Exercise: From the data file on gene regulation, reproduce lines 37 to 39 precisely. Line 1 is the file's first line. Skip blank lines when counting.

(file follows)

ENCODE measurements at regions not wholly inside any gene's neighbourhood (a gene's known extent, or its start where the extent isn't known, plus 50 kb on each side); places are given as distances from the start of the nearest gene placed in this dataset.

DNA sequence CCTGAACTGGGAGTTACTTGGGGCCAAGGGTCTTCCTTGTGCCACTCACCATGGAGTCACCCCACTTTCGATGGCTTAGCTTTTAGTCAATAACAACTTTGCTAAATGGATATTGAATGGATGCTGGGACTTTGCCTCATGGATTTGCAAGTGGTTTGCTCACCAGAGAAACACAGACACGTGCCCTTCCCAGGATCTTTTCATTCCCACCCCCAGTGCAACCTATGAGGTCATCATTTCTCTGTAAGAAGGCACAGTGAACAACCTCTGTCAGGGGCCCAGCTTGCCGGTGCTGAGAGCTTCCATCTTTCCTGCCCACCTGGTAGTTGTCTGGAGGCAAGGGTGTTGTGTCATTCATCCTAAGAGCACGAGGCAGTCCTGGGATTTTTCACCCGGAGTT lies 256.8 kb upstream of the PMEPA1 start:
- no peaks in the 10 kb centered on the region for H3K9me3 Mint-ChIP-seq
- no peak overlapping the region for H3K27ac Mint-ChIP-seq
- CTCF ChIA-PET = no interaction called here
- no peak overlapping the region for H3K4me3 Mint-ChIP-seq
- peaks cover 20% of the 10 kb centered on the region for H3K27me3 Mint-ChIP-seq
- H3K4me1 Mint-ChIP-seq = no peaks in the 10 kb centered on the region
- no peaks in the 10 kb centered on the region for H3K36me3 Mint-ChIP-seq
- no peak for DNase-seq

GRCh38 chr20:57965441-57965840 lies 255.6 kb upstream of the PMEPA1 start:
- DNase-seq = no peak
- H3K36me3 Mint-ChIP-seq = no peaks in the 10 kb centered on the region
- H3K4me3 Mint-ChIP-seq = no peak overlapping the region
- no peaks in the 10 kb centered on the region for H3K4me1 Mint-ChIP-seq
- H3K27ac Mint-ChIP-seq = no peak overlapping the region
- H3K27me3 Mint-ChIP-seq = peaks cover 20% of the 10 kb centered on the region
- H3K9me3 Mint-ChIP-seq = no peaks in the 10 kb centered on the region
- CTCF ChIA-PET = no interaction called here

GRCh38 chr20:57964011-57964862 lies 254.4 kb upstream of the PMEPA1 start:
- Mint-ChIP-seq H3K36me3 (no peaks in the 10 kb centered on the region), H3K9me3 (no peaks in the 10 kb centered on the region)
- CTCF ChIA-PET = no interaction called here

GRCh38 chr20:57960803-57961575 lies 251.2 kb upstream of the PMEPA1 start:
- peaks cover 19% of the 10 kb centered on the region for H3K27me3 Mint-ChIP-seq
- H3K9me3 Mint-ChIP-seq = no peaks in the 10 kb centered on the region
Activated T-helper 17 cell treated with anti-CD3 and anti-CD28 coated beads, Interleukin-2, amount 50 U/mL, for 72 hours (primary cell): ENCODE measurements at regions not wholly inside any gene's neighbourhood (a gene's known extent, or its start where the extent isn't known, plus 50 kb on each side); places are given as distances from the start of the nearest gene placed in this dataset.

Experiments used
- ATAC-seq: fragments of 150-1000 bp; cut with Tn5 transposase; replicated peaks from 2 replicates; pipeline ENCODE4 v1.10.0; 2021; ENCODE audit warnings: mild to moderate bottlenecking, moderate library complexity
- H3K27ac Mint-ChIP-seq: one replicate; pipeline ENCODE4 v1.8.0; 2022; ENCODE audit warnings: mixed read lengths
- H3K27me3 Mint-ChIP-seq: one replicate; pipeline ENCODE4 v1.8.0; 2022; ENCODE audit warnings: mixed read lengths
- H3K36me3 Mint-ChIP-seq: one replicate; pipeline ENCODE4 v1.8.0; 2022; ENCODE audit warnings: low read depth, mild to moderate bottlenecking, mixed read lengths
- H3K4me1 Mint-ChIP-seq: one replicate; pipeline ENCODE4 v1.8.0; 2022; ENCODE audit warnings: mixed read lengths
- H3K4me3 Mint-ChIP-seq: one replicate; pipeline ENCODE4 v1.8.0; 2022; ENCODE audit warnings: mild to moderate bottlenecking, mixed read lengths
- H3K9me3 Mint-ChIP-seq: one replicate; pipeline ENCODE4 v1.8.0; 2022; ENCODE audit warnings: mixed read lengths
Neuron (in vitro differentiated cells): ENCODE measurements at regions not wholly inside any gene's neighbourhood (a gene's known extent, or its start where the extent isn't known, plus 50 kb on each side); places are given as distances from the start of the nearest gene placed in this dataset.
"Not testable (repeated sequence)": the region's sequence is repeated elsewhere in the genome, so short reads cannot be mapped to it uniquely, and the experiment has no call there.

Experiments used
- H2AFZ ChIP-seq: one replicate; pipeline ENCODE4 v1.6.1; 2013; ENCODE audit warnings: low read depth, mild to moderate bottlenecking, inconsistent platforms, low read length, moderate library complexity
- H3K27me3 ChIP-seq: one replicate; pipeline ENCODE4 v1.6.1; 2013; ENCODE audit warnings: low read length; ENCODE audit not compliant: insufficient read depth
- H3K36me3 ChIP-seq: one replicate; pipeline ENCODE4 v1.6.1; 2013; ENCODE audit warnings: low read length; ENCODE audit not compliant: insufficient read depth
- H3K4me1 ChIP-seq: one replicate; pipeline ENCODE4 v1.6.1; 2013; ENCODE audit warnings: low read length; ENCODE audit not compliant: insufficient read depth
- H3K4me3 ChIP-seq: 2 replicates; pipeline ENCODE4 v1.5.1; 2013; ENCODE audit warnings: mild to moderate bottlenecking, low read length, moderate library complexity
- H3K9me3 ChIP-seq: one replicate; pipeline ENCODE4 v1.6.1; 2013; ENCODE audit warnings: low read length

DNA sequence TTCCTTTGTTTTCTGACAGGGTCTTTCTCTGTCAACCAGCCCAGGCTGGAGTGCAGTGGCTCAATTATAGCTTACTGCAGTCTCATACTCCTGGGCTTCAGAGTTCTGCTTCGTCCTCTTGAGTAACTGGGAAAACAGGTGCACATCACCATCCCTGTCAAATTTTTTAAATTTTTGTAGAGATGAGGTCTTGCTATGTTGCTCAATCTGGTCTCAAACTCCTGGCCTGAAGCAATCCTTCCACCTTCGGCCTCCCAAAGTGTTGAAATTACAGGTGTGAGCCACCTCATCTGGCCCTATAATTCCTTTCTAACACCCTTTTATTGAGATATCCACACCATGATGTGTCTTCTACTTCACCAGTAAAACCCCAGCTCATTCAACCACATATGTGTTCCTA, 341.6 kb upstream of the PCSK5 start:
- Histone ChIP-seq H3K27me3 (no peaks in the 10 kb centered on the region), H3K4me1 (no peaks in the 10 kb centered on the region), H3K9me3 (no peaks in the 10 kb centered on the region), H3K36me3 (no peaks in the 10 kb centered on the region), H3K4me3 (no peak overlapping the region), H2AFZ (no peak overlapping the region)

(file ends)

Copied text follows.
Experiments used
- H2AFZ ChIP-seq: one replicate; pipeline ENCODE4 v1.6.1; 2013; ENCODE audit warnings: low read depth, mild to moderate bottlenecking, inconsistent platforms, low read length, moderate library complexity
- H3K27me3 ChIP-seq: one replicate; pipeline ENCODE4 v1.6.1; 2013; ENCODE audit warnings: low read length; ENCODE audit not compliant: insufficient read depth